By the early 1980s, the Egyptian economy already largely depended on oil export revenues, Suez Canal dues and remittances from Egyptians working abroad to pay for imports of food and capital goods (see Table 2). Substantial investments were meanwhile made in highly capital-intensive industries, which obviously did not ease unemployment. The fall in oil prices in the mid1980s cut oil revenues and remittances and worked its way through the economy. By 1989-90, the Egyptian economy had reached an untenable situation: — — the current account deficit was $1. billion in 1989; at the end of 1989, Egypt was among the world’s most heavily-indebted countries. Its foreign debt was $43. 7 billion and servicing it cost the equivalent of 22 per cent of Egypt’s exports of goods and services (see Table 3); the general government deficit, at the root of foreign indebtedness, stood at 7 per cent of GDP in 1990; inflation, measured by the retail price index, averaged 18 per cent a year between 1989 and 1992; at the end of 1989, total reserves, apart from gold, stood at $1. 5 billion. — — — The turnaround came in 1990-91.

Egypt’s participation on the Western side in the Gulf War in 1990-91 led to vast transfers of funds from Western and Arab donors and the promise of debt relief. The latter was conditional on the IMF’s certification that Egypt had sound policies leading towards macroeconomic stabilisation. In turn, the IMF required Egypt to adopt a comprehensive economic and structural adjustment programme which, irrespective of the government’s enthusiasm, led to economic progress. Meanwhile Egypt’s positive role in the Middle East peace process since 1993 has further encouraged Western governments’ favourable disposition.

In the first half of 1991, Egypt benefited from several international measures: — the Social Fund for Development was set up with about $600 million committed by the European Union, the United Nations and bilateral donors; the IMF agreed to a three-year standby accord for SDR 400 million; the World Bank extended a $300 million structural adjustment loan; the Paris Club agreed to debt relief covering half of Egypt’s debts. — — — 14 Table 2. Balance of Payments, Current Account ($ million) 1980 1985 1990 1991 1992 1993 1994 1995 TRADE BALANCE GOODS EXPORTS: F.

O. B. GOODS IMPORTS: F. O. B. SERVICES BALANCE SERVICES: CREDIT of which Tourism (travel) SERVICES: DEBIT BALANCE ON GOODS AND SERVICES -2 960 3 854 6 814 -5 215 3 836 9 050 -6 379 3 924 10 303 -5 667 4 164 9 831 -5 231 3 670 8 901 -6 378 3 545 9 923 -5 953 4 044 9 997 -7 597 4 670 12 267 2 393 455 2 343 -2 911 -319 270 -589 -3 230 -438 2 791 2 071 0 3 024 410 3 190 -5 381 -792 418 -1 211 -6 174 -2 166 4 007 3 212 0 5 971 1 100 3 788 -4 196 -1 022 857 -1 879 -5 218 185 5 417 4 284 -14 6 783 1 373 3 364 -2 248 -1 283 860 -2 143 -3 531 1 903 5 434 4 054 0 716 2 165 4 867 -2 382 -1 882 915 -2 797 -4 264 2 812 7 076 6 104 0 7 895 1 927 5 367 -3 850 -857 1 110 -1 967 -4 707 2 299 7 006 5 664 0 8 070 2 006 5 645 -3 528 -784 1 330 -2 114 -4 312 31 4 622 3 672 -279 8 590 n. a. 4 873 -3 880 -405 1 578 -1 983 -4 285 -254 4 284 n. a. -253 15 INCOME BALANCE INCOME: CREDIT INCOME: DEBIT BALANCE ON GOODS, SERV. & INC. CURRENT ACCOUNT, N. I. E. CURRENT TRANSFERS, N. I. E. : CREDIT of which workers’ remittances CURRENT TRANSFERS: DEB. Source: IMF. Table 3. Foreign Reserves and External Debt (1) Total reserves incl. old (2) Total External Debt (3) Res / Debt (1) as % of (2) (4) Debt / GNP (5) Debt Service Ratio* 1971 1975 1980 1985 1990 1991 1992 1993 1994 142 297 1 149 1 370 3 325 5 981 11 426 13 520 14 175 2 049 4 836 19 131 36 102 32 551 33 026 31 573 31 109 33 358 6. 9 6. 1 6. 0 3. 8 10. 2 18. 1 36. 2 43. 5 42. 5 25. 0 43. 2 89. 2 115. 0 94. 8 102. 2 89. 4 79. 4 78. 9 21. 8 10. 3 13. 4 25. 8 22. 5 17. 1 15. 3 13. 6 14. 6 * Total debt service paid as a percentage of exports of goods and services. Sources: IMF, World Bank. The Paris Club agreement has been part of Egypt’s international economic relations since 1991.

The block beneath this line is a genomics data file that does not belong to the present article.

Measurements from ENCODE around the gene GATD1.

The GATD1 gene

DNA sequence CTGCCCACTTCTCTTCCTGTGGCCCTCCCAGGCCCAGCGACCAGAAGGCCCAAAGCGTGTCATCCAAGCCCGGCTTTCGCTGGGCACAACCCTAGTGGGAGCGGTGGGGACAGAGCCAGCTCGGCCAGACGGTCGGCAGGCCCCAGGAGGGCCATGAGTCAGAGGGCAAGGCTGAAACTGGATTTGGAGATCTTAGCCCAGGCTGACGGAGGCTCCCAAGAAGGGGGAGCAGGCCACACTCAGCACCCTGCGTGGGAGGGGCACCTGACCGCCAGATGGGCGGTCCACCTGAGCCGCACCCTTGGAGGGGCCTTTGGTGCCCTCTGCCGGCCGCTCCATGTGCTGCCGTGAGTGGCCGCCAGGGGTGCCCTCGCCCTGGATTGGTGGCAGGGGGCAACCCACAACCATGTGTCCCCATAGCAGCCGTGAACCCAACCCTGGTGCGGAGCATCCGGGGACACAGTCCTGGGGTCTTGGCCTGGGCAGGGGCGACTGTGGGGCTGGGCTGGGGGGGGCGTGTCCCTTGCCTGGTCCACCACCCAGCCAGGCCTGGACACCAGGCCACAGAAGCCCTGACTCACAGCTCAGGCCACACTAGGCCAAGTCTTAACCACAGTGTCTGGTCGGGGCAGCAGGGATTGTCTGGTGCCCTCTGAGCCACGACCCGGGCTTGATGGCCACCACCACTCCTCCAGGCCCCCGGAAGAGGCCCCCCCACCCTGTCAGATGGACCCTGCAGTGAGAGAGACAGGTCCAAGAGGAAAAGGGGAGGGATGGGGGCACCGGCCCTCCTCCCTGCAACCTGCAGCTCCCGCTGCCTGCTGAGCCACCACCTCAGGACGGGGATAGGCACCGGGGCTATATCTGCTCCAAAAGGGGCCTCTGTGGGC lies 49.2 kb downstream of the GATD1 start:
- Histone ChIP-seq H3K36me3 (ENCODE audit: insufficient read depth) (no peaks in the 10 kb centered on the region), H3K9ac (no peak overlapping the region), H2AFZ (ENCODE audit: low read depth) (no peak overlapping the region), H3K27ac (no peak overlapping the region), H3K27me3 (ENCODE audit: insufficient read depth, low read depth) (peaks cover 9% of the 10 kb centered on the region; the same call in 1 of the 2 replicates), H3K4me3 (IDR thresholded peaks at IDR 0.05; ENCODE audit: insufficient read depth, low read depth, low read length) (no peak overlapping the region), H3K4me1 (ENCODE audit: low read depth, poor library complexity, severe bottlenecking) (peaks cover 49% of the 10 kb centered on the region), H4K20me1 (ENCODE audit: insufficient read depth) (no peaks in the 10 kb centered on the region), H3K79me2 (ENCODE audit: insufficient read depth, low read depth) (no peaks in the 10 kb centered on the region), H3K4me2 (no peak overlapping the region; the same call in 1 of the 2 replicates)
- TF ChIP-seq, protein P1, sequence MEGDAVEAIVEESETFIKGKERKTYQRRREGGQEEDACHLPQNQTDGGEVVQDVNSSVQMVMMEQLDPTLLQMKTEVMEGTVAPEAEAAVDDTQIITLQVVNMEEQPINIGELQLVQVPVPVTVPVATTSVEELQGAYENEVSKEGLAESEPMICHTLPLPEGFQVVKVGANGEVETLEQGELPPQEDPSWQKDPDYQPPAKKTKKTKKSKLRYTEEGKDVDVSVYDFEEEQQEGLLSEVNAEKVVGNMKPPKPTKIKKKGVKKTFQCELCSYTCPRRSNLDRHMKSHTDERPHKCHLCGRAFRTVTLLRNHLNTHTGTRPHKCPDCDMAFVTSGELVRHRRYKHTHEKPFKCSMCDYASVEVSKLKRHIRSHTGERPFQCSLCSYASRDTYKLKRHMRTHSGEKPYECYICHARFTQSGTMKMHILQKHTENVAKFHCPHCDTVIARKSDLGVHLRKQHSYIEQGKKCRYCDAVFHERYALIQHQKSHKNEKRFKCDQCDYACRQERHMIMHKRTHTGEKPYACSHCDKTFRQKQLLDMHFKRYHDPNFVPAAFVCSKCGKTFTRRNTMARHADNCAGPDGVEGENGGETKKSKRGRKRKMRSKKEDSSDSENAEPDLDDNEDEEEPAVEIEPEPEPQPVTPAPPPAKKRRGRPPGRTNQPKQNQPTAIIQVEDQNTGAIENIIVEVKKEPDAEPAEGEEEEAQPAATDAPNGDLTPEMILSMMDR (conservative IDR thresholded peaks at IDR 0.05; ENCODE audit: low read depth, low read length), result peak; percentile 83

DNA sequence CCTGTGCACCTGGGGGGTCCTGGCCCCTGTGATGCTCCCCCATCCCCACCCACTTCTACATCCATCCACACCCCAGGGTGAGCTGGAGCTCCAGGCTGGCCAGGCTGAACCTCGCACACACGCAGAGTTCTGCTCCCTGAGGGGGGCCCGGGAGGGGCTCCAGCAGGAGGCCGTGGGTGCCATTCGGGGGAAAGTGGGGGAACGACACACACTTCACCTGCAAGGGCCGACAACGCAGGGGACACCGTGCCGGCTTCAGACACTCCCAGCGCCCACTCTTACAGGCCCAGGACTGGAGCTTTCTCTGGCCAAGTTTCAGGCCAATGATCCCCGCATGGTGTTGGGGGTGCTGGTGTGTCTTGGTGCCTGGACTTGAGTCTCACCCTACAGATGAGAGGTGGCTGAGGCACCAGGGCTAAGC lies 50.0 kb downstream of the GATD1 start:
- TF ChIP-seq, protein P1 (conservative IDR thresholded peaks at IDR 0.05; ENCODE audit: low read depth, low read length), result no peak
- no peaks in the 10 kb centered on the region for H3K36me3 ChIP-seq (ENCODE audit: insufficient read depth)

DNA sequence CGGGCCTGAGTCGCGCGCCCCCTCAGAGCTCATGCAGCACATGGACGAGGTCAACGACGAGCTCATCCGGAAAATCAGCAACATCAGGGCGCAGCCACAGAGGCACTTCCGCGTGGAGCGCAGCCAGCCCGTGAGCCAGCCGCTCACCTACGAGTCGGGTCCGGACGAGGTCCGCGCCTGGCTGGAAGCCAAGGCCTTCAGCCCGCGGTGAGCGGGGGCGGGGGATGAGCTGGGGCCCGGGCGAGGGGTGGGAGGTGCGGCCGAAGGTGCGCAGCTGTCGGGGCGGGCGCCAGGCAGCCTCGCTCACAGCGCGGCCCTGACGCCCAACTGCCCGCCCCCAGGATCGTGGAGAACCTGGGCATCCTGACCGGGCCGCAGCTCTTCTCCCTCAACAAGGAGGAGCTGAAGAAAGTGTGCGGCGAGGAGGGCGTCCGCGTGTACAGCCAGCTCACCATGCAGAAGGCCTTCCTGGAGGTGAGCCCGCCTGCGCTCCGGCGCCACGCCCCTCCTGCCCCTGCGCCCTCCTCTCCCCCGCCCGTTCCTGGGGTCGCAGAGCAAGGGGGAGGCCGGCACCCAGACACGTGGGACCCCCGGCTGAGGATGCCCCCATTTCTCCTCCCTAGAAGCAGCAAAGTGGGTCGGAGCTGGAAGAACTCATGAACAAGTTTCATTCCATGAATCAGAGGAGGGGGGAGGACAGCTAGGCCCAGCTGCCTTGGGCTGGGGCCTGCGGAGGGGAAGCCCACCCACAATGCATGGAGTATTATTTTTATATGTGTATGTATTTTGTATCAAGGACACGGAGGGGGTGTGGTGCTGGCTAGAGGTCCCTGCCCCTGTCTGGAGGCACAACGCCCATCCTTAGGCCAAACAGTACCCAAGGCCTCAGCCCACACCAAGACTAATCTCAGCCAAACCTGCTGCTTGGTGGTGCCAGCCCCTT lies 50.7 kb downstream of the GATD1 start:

Under it, 15 per cent of the country’s debts were written off in July 1991, another 15 per cent in March 1993 after completion of the programme agreed with the IMF in 1991, and a further 20 per cent in October 1996, when Egypt complied with the terms of the IMF’s new three-year extended facility of September 1993. The latter expired in September 1996 and was replaced by a further stand-by agreement for about $400 million running until September 1998. The Egyptian economy in the 1990s has been a mixture of progress and inertia.

The government, worried about disturbing the status quo too abruptly, responded hesitantly to pressure from the IMF, the World Bank and other foreign sources to reform outdated and inefficient structures and practices. The living standards of most people, especially the poor, fell as subsidies on many items were reduced and wages failed to keep pace with inflation. The government feared the social repercussions. The economic and structural adjustment programme led to macroeconomic stabilisation, liberalisation of the banking and financial sector and freeing of prices on some goods.